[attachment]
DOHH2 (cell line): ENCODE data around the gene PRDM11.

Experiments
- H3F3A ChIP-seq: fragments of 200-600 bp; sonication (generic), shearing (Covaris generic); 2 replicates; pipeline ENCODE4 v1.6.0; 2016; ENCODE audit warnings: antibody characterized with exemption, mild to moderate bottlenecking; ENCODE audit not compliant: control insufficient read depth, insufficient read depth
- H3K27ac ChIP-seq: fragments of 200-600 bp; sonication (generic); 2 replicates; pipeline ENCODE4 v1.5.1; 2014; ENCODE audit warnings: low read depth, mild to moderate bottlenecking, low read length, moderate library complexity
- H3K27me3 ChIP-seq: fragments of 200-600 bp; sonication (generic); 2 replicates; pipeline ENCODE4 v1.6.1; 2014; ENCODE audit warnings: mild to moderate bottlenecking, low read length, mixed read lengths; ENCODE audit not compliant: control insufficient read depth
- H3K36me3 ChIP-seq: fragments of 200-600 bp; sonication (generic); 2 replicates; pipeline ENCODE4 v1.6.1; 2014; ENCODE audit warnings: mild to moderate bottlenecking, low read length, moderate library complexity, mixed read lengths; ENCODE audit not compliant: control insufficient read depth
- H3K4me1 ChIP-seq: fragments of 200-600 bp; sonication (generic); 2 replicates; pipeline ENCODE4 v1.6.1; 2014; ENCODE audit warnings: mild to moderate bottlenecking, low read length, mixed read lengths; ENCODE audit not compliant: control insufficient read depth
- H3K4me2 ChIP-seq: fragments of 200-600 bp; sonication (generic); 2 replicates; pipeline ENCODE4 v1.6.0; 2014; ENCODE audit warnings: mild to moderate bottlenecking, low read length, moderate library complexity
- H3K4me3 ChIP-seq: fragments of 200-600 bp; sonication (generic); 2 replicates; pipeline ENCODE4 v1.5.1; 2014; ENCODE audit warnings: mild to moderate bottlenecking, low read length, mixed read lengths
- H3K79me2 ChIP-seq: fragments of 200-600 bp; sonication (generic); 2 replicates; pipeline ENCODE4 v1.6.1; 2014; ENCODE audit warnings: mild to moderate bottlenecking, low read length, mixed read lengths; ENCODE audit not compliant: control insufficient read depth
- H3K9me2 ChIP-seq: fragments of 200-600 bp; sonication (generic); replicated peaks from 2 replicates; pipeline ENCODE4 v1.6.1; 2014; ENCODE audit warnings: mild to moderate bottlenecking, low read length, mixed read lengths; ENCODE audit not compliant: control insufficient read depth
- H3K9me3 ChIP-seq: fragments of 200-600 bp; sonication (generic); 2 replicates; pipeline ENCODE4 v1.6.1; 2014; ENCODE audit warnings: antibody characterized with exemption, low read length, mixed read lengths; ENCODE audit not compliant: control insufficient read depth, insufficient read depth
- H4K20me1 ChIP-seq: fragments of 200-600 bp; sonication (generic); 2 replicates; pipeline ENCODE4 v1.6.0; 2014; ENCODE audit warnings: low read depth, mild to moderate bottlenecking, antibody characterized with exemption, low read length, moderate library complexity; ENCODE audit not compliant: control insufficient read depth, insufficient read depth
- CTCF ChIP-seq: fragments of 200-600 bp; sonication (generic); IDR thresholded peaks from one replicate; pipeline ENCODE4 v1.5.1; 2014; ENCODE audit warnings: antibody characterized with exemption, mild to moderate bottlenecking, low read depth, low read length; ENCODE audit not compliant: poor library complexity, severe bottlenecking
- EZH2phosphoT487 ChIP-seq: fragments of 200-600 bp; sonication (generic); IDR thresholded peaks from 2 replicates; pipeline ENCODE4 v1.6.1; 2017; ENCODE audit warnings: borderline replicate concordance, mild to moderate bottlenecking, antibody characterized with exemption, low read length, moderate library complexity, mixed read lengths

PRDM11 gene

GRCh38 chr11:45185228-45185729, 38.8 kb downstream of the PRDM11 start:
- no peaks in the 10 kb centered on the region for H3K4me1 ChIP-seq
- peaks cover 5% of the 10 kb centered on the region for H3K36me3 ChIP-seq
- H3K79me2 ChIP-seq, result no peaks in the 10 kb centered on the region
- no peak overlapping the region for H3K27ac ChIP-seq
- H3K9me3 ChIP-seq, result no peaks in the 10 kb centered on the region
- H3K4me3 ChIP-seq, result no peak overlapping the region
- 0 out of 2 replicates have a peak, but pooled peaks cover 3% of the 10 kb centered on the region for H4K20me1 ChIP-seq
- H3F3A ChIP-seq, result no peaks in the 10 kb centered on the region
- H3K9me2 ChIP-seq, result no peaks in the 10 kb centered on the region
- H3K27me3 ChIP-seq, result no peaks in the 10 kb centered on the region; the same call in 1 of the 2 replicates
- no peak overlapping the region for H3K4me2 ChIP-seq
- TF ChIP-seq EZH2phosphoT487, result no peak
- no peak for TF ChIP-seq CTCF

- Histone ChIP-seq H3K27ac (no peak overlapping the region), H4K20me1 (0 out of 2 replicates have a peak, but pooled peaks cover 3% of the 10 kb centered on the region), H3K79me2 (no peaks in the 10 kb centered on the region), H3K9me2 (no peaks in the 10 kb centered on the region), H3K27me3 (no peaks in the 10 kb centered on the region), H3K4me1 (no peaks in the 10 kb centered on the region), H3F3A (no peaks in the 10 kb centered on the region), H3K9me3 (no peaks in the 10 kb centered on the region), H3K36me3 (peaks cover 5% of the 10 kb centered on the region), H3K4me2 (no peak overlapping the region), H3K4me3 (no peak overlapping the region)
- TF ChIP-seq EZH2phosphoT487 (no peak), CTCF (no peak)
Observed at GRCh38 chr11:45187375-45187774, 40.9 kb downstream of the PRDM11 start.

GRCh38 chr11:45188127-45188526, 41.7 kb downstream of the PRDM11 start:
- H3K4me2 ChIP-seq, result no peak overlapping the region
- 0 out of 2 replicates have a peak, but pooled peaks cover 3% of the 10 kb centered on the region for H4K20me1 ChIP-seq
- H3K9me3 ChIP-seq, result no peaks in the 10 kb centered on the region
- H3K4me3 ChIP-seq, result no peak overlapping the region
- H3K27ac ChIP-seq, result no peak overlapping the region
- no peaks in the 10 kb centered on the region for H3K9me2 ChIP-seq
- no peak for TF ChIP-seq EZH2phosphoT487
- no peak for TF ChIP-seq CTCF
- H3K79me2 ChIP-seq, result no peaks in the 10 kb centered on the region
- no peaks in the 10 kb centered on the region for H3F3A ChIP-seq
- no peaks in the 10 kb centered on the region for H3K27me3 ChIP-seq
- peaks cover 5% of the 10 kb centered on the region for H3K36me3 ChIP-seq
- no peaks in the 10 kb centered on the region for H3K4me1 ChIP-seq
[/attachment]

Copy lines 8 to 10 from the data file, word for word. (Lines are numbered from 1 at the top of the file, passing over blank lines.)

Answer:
- H3K4me2 ChIP-seq: fragments of 200-600 bp; sonication (generic); 2 replicates; pipeline ENCODE4 v1.6.0; 2014; ENCODE audit warnings: mild to moderate bottlenecking, low read length, moderate library complexity
- H3K4me3 ChIP-seq: fragments of 200-600 bp; sonication (generic); 2 replicates; pipeline ENCODE4 v1.5.1; 2014; ENCODE audit warnings: mild to moderate bottlenecking, low read length, mixed read lengths
- H3K79me2 ChIP-seq: fragments of 200-600 bp; sonication (generic); 2 replicates; pipeline ENCODE4 v1.6.1; 2014; ENCODE audit warnings: mild to moderate bottlenecking, low read length, mixed read lengths; ENCODE audit not compliant: control insufficient read depth